International Travel: Caught by Customs!

I’ve been fortunate enough to have had the chance to travel internationally a fair amount. I’ve been pulled aside a time or two, once even directed to a closet sized room by a gun toting Russian military officer, but nothing prepared me for Monday’s encounter.

I confidently approached the last stop at customs, you know the one that comes after you’ve had your form stamped and reconnected with your luggage, prepared to answer the final round of questions already trying to sort out in my mind whether I’d need to rent a car or catch a cab to my hotel.

“What’s your purpose here Mr Fletcher?” the officer asked, her accent thick and suspicious.

“I’m here for work. Just coming in from the UK”, I explained that I was here to do some software consulting with Compassion. “No” I said when asked if I was directly employed by them, “I work for Hitachi Consulting and we’ve been doing this work in Australia and the UK and now here.”

“Did Compassion buy the software from you? No? Did they purchase this consulting as a part of the licensing agreement? No? Do you have a signed contract on your person? No?”

“I see. I’ll have to ask you to step into this room to your right.”

Somewhat surprised I stepped into the small cement room, walls bare but for a poster that warned against trying to smuggle drugs, and was confronted by a second officer. This one in body armor, eying me suspiciously, “So what kind of work do you do?”

I must have looked somewhat bemused because that attitude coming back at me from the officer was not one of a guy having a pleasant chit chat. Especially as he began menacingly snapping at the cuffs of the blue latex gloves he was wearing.

I tried to explain once again that I was working with Compassion on a three country assessment of some software they were using, but he seemed to want to press me into saying I was a management consultant. I finally capitulated and said, “Yes, I’ll be working with management to sort out how to best use the software.”

With a brisk nod and final snap of his gloves he stepped into another, smaller room where I couldn’t quite overhear the conversation between four customers officers. The other three having stood silently by as I was interrogated by body armor man.

Finally they reached a decision. Body armor man came back and in a thick accent advised me:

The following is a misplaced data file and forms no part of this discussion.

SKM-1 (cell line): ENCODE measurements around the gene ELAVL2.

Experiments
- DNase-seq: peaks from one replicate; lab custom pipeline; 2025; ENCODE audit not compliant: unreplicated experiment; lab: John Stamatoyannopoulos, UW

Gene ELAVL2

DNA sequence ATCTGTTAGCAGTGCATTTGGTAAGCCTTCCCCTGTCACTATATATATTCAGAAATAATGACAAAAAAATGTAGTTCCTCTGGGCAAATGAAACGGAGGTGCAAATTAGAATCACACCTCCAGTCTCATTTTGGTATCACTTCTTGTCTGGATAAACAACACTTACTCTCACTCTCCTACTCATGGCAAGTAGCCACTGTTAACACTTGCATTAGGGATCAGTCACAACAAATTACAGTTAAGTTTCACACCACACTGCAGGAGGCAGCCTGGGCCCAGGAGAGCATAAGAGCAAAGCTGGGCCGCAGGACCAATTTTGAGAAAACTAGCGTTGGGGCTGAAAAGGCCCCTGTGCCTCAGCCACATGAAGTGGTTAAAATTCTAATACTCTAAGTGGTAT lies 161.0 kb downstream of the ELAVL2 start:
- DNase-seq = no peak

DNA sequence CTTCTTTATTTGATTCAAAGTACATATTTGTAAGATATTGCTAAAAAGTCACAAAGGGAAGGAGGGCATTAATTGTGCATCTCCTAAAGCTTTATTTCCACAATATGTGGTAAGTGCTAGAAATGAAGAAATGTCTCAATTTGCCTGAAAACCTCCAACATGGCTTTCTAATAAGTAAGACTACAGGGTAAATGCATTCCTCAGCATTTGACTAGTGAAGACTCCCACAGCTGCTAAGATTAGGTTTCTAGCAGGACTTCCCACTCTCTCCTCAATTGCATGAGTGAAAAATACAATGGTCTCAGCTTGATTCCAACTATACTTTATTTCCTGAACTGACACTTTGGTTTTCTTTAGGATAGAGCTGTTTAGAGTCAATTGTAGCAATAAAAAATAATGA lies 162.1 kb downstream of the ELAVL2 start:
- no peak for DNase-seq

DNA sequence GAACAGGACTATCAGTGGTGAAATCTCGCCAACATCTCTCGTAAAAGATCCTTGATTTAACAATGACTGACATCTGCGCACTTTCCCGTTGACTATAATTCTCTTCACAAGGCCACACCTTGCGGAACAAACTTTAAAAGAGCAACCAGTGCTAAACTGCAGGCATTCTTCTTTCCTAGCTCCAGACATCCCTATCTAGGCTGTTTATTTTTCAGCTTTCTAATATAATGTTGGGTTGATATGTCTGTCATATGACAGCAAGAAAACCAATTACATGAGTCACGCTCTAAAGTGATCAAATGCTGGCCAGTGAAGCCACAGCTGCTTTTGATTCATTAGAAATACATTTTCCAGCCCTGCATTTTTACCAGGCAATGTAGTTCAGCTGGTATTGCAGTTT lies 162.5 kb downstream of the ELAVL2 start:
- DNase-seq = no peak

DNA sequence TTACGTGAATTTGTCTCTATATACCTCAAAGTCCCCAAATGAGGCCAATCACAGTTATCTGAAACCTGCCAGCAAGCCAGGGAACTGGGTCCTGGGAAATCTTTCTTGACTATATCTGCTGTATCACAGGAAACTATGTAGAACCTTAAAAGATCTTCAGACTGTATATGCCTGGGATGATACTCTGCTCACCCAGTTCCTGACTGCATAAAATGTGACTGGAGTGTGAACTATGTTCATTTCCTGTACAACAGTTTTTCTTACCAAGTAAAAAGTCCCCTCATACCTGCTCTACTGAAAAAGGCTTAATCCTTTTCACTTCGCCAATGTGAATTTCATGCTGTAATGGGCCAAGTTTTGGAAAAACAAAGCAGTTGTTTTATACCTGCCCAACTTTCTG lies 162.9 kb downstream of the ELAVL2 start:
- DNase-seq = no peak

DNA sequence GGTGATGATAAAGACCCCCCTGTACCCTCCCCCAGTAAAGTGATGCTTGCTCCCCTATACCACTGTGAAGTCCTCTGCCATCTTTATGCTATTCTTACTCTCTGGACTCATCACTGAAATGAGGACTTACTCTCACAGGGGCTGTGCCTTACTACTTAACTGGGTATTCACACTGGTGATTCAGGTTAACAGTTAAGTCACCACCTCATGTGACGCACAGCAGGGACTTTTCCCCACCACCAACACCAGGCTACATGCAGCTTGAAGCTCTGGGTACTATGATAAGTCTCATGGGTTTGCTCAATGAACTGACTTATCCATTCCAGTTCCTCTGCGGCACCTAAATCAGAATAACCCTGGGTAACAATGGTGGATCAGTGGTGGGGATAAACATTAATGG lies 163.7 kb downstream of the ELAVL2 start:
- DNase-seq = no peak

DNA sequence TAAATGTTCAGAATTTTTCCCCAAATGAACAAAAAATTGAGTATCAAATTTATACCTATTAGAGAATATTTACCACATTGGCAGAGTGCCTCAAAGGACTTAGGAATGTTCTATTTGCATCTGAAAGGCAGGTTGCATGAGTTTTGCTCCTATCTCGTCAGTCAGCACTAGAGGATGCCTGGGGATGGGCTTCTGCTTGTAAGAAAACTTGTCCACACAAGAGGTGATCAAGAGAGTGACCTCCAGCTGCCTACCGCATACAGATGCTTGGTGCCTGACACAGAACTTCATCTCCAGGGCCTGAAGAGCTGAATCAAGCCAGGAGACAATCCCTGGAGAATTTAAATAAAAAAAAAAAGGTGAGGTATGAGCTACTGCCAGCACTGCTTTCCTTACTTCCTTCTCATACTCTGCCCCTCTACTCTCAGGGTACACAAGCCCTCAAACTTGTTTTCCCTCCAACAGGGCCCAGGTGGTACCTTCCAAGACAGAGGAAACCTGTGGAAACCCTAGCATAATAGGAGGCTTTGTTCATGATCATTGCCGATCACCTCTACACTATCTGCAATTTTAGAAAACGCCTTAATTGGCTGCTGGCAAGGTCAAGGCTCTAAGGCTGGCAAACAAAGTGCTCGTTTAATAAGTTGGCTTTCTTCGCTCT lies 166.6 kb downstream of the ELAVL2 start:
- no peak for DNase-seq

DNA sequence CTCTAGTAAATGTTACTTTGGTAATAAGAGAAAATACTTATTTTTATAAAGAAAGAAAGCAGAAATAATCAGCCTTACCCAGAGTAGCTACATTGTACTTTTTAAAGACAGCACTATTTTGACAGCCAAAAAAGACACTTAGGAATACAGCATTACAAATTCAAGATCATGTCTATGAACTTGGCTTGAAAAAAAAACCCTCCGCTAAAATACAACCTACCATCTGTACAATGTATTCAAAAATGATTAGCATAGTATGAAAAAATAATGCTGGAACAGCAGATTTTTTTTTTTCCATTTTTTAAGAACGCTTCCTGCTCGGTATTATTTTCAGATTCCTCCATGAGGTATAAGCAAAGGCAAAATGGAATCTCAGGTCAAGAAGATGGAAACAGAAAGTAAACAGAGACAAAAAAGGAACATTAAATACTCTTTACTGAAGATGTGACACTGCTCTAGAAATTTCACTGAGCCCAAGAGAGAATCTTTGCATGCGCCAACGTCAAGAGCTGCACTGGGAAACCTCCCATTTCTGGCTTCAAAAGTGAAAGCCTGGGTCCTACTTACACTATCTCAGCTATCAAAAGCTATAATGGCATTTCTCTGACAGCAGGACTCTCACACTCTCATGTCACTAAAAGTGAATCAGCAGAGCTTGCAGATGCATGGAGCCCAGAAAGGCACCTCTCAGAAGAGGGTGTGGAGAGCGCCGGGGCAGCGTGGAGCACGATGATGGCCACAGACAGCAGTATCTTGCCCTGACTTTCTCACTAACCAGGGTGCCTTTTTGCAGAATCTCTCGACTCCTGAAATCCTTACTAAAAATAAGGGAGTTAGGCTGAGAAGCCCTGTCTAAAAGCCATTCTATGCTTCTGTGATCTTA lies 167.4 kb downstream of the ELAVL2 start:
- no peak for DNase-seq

“You see Mr. Fletcher we don’t allow just anyone to come up here and do work. You need to prove that you have some special education, a unique skill set, OR you must provide a signed contract. In lieu of having any of those you must be prepared to either obtain a work permit or be turned back from the border. As there are no further flights leaving here for the US today you’d be detained over night in jail.”

SO…to make a long story short…I paid the $150 for a work permit and as a result, between now and July 2nd, I am permitted to work here…in Canada.

What’s your customs story?

Please note: I reserve the right to delete comments that are offensive or off-topic.

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8 thoughts on “International Travel: Caught by Customs!

  1. …hmmmmm.
    …you could have had a free place to sleep
    …interesting how one neighbor protects its borders from other neighbors
    …and some do not
    …interesting how some neighbors stick it to their neighbors
    …and some do not
    …interesting how the snap, crackle and pop of a glove is supposed to intimidate
    …and some questions/actions do not
    …what will be interesting to note is what takes place the next time you cross from here to there, now that you are in their system as suspicious
    …interesting times
    …from one who does know you and knows of the amazing and creative work you do for others around the globe that contributes to making significant differences in the lives of others
    …what’s your further take on all this Curtis from that fertile mind and generous heart of yours?

    • To be fair to the Canadians they did lighten up a bit once they sorted out that it was just some simple administration that was needed.
      Your comparison is a poignant one though.
      I think it once again proves the point that it is easier to start strict and then loosen then ropes than it is to start relaxed and try to tighten things down later in the game.

      • This is so true about being easier to start strict and then loosen the ropes later. I used this approach when teachign at a community college years ago as well as with our youngest son, who is adopted, and needs lots of structure. Didn’t think of that application. Still don’t want to travel internationally.

        • Kari, Kari, Kari…yes, traveling internationally has it’s adventurous moments. The Russian incident I mentioned was interesting and there are many people who have experienced far worse than I have but…There is NOTHING like international travel for broadening ones perspective on the world and people in general. There are few things I would recommend as highly as I do giving people, especially kids, a chance to travel to other countries and experience other cultures.

          • My husband has travelled internationally (India, Japan, Slovakia, Europe, etc.) many times with no problems. Wouldn’t go without him, that’s for sure. I like my domestic comfort zone 🙂 But, I’ll probably venture outside of it one of these days. Have a couple of times already (St. Marten, Canada & on a cruise). I agree about the broadening perspective and experiencing other cultures. Just fear talking on my part.

  2. That sounds EXACTLY like the last time Ken and I went to Canada. EXCEPT, we did have a signed contract and he HAD already filed his tax exemption. Funny how that is one of the most difficult borders to cross.